It is once again time to analyze and scrutinize the additions and subtractions the world’s biggest money managers are making to their portfolios.
Hedge funds and other major asset managers have to report their portfolio changes to the Securities and Exchange Commission through 13F filings. By perusing through 13Fs, we can get valuable insights into how the biggest and most influential investors see the market and their personal holdings.
Berkshire Makes a Major Purchase
Warren Buffett, arguably the most famous investor of all time, recently filed a 13F as chairman of Berkshire Hathaway (NYSE: BRK-B).
The biggest addition to Berkshire’s portfolio last quarter was in oil giant Phillips 66 (NYSE: PSX), which Berkshire bought in a previously announced transaction. Berkshire owns approximately 10% of Phillips 66, and it’s easy to see why.
As an oil refiner, Phillips 66 is largely insulated from the carnage sweeping through the oil and gas industry. That’s because as a business, oil refining actually tends to improve when oil prices decline. Falling oil prices reduce refining feedstock costs, which boosts margins.
For example, Phillips 66’s adjusted earnings are up 21% year-to-date through the third quarter.
With all its cash, Phillips 66 showers its investors with cash returns. The stock pays a solid 2.5% dividend, and the company recently announced a $2 billion addition to its share buyback program.
Buffett didn’t just buy stocks last quarter; he also made a few notable sells. First, Berkshire cut its stake in asset management firm Goldman Sachs (NYSE: GS). As of Sept. 30, Berkshire owned just under 11 million shares of Goldman, down from around 12.6 million on June 30.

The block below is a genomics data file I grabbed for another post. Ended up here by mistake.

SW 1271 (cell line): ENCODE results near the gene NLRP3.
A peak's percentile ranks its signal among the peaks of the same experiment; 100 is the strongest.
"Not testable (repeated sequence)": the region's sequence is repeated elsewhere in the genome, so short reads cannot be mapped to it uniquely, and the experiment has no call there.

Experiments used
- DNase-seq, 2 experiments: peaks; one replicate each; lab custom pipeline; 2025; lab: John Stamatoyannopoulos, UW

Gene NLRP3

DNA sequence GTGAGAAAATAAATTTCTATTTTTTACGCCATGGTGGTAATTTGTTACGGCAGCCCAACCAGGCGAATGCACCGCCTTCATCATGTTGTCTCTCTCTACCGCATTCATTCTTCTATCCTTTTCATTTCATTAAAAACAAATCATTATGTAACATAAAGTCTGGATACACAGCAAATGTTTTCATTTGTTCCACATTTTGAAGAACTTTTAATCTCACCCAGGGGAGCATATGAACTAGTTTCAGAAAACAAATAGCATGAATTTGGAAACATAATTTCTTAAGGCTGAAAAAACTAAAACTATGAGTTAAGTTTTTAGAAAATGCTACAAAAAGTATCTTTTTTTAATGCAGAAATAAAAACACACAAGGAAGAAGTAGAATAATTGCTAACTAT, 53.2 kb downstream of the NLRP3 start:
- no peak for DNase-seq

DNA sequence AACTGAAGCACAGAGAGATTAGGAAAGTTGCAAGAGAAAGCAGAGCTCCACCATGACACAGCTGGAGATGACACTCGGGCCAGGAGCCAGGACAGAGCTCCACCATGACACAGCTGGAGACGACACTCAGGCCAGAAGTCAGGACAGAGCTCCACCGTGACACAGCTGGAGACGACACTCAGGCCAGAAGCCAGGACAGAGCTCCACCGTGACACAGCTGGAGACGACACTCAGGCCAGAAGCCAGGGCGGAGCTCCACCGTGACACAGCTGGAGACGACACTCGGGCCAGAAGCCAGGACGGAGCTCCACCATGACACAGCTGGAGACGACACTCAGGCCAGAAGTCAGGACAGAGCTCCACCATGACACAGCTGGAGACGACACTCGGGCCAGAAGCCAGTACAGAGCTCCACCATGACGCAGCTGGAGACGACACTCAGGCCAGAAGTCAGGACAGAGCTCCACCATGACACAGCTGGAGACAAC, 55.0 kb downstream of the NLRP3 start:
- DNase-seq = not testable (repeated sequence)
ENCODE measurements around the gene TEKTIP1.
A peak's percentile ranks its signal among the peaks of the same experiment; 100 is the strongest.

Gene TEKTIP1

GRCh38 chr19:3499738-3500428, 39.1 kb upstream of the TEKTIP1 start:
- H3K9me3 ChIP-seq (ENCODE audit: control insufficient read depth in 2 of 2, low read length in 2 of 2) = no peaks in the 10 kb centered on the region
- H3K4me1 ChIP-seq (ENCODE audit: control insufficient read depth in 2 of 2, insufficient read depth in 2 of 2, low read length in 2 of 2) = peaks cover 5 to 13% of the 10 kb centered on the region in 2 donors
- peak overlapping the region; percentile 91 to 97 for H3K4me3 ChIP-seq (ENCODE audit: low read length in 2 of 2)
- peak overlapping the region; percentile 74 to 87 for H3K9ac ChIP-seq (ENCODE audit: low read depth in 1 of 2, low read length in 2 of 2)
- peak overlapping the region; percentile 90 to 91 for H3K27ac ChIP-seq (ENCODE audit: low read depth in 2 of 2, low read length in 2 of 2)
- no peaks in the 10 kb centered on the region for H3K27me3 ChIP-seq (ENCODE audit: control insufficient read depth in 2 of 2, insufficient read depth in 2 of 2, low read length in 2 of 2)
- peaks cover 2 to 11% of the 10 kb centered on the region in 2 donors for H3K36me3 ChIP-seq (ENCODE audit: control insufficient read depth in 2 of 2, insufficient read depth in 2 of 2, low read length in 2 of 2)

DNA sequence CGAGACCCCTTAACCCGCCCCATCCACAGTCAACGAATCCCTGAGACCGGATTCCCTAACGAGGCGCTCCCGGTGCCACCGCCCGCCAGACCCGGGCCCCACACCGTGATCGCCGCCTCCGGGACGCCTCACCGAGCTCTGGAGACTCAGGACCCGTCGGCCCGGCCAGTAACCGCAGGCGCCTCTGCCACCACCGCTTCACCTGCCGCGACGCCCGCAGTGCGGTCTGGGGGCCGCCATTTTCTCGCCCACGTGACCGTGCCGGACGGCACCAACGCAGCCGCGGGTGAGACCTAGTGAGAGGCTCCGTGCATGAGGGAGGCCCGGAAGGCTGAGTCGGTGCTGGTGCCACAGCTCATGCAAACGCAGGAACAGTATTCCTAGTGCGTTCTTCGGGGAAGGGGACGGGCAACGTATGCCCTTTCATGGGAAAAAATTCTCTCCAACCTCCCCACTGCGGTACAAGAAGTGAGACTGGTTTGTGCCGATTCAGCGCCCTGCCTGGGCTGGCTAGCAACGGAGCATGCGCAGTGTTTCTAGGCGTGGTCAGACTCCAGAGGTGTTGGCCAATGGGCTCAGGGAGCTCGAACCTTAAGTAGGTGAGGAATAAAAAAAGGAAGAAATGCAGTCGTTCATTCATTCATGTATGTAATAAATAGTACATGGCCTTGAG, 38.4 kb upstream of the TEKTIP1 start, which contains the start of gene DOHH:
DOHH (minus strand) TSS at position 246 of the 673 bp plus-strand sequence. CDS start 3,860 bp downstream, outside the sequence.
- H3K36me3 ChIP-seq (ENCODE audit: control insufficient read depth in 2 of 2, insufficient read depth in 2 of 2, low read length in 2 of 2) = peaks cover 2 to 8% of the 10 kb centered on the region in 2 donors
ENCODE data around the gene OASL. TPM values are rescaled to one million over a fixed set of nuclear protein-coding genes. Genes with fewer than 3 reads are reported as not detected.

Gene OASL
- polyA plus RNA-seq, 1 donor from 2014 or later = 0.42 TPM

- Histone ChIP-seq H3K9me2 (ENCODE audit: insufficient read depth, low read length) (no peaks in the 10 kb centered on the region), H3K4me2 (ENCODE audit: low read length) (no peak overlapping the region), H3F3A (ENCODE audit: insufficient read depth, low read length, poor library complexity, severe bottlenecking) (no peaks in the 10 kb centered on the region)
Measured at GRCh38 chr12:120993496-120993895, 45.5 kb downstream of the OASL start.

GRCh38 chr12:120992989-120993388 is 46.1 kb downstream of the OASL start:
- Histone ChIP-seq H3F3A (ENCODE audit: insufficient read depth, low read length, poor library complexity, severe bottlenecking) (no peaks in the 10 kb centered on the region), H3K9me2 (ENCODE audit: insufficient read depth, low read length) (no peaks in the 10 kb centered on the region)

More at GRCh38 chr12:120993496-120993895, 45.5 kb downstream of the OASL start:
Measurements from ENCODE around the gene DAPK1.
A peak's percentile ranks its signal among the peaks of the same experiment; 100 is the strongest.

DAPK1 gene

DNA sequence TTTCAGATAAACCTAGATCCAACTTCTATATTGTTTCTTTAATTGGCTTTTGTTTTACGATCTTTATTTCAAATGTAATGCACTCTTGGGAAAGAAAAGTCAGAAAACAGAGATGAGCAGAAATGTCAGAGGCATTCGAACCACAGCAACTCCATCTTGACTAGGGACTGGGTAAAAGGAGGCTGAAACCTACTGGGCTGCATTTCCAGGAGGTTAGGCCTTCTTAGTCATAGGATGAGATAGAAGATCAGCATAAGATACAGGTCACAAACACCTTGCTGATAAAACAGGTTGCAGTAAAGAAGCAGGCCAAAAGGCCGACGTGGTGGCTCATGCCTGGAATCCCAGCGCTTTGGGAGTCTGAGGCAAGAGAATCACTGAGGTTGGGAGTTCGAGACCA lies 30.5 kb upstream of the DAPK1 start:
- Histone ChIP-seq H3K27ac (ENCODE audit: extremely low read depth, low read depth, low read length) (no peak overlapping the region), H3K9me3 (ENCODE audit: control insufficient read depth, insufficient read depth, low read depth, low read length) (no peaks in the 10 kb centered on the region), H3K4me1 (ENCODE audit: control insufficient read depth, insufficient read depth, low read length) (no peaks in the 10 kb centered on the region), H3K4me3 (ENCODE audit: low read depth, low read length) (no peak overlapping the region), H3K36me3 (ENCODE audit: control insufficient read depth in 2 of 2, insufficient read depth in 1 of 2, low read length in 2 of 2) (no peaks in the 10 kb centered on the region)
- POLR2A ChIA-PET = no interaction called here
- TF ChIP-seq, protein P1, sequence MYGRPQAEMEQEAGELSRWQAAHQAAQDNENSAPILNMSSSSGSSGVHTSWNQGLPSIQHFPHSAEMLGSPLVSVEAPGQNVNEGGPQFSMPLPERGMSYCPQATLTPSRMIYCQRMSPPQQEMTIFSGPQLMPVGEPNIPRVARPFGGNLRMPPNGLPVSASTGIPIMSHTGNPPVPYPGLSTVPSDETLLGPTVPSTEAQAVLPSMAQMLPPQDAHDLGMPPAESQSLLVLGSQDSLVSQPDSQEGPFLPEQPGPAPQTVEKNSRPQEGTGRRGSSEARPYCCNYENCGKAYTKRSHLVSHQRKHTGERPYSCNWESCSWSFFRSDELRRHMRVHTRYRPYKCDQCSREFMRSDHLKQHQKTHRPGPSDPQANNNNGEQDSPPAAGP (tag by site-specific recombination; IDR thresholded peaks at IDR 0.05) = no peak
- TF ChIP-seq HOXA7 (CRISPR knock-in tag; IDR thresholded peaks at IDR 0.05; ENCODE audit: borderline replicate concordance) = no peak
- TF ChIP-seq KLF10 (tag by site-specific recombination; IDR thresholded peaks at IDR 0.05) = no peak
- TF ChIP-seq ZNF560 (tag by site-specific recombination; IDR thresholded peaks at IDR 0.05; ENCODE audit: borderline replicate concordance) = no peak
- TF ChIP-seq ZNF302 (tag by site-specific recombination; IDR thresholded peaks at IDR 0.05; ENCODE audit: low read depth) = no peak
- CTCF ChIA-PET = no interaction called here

Next, Buffett reduced Berkshire’s holdings of struggling retail giant Wal-Mart (NYSE: WMT). The challenges Wal-Mart is facing are well known. It is suffering from a poor brand image in the United States and is losing market share to rivals.
At the end of the third quarter, Berkshire held 56.2 million shares of Wal-Mart, down from around 60.4 million at the end of the previous quarter.
On the other hand, Goldman Sachs does not have many operating challenges right now. Quite the opposite: Goldman Sachs’ tangible book value is up 5% since the beginning of the year.
One possible explanation for Berkshire’s portfolio sales is the upcoming $37 billion acquisition of Precision Castparts (NYSE: PCP). By selling shares of a few stocks, Berkshire can free up valuable capital to put toward the massive acquisition. This will reduce the amount of new debt that Berkshire would have to incur to finance the deal.
The Bottom Line on Buffett’s Big Moves
Warren Buffett, aka the Oracle of Omaha, has amassed a fortune for himself and Berkshire Hathaway shareholders by buying high-quality stocks at reasonable prices, then holding on to them for years.
While Berkshire doesn’t always hold every investment forever – as is evident by its quarterly 13F filings – it was once again a net buyer last quarter. That speaks to Buffett’s personal investment philosophy of buying when stocks go down and investors become most fearful.
But there are certain stocks that Berkshire Hathaway will almost certainly be holding long after Buffett passes the CEO baton to his successor. Click here for several picks that have the Buffett long-term seal of approval.